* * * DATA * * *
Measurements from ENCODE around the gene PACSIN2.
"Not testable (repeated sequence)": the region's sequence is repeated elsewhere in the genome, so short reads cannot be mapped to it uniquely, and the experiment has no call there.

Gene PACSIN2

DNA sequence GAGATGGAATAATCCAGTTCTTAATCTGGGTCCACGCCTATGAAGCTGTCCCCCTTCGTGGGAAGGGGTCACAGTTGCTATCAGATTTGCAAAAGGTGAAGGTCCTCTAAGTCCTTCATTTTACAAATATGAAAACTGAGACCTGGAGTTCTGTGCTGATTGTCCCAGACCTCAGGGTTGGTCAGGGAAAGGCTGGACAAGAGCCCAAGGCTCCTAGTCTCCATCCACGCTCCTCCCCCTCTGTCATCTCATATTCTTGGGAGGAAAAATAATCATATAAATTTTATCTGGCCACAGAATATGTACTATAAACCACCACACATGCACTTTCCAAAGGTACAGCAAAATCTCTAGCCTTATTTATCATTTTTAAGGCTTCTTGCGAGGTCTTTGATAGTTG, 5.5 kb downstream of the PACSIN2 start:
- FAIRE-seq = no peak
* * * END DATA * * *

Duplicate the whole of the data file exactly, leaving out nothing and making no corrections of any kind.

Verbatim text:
Measurements from ENCODE around the gene PACSIN2.
"Not testable (repeated sequence)": the region's sequence is repeated elsewhere in the genome, so short reads cannot be mapped to it uniquely, and the experiment has no call there.

Gene PACSIN2

DNA sequence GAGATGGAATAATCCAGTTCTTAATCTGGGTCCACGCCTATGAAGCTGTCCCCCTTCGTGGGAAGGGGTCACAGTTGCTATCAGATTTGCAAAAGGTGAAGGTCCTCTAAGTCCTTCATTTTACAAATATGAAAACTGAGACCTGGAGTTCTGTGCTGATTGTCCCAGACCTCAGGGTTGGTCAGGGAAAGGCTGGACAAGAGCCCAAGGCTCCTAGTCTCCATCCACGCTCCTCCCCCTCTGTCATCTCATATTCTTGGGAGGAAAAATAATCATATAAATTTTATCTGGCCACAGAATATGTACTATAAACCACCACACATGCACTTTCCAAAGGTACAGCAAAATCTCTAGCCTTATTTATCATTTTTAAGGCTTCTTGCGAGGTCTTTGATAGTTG, 5.5 kb downstream of the PACSIN2 start:
- FAIRE-seq = no peak